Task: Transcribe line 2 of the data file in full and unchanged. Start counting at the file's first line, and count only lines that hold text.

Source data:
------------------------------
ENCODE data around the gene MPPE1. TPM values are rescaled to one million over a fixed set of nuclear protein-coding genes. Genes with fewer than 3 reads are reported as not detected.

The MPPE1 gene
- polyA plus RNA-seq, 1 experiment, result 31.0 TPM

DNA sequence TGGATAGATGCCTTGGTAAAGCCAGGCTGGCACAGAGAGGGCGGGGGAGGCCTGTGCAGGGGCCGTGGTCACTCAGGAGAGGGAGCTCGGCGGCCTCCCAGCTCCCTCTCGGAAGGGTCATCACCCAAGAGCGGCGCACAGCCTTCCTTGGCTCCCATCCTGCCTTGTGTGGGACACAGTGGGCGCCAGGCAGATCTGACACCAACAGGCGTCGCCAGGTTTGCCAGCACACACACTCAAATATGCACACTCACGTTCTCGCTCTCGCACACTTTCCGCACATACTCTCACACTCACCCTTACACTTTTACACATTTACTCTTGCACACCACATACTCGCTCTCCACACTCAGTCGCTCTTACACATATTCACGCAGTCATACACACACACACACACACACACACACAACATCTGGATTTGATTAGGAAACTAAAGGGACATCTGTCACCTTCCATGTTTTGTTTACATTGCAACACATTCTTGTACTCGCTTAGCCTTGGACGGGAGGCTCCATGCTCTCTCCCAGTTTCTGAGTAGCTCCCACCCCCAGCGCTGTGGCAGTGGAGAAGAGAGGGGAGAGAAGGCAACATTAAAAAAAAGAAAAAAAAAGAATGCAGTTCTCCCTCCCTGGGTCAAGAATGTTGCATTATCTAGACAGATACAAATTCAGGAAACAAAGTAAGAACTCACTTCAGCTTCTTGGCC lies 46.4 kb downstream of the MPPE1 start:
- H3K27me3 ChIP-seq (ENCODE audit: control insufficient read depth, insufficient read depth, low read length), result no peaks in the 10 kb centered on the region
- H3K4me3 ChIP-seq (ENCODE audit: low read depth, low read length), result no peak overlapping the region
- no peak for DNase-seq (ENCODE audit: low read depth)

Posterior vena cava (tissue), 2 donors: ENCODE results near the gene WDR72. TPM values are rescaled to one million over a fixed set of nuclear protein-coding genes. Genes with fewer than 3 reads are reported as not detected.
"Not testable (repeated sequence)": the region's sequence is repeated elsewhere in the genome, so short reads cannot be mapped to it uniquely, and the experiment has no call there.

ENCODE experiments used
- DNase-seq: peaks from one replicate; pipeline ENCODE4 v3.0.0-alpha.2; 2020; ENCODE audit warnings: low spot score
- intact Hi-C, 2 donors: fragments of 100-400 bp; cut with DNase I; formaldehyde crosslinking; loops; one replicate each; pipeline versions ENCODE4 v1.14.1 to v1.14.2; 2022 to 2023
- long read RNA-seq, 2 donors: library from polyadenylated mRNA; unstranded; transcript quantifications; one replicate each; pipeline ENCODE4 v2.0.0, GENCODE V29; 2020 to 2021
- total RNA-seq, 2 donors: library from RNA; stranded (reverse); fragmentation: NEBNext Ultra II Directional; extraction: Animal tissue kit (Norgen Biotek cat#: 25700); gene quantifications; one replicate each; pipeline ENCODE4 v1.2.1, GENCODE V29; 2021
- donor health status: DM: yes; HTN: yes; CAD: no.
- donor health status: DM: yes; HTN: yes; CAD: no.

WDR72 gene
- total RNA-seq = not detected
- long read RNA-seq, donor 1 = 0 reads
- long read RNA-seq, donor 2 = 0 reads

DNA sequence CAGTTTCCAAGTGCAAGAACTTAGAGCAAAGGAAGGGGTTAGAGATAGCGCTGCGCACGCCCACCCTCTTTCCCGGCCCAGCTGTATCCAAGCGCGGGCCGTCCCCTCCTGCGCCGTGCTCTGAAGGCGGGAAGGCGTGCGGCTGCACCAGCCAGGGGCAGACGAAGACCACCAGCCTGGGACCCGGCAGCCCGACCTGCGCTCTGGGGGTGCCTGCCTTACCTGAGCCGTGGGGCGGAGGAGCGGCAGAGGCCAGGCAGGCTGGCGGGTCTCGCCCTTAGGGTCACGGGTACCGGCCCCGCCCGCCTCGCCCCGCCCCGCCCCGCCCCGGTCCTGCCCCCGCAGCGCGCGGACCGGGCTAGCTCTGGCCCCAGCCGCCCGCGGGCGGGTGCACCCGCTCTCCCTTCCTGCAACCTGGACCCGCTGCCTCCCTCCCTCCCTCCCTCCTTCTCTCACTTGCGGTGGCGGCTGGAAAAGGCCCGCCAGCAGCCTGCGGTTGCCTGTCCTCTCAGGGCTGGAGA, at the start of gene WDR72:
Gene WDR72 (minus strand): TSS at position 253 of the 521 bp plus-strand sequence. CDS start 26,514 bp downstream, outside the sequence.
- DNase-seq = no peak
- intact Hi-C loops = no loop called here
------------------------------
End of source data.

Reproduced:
The MPPE1 gene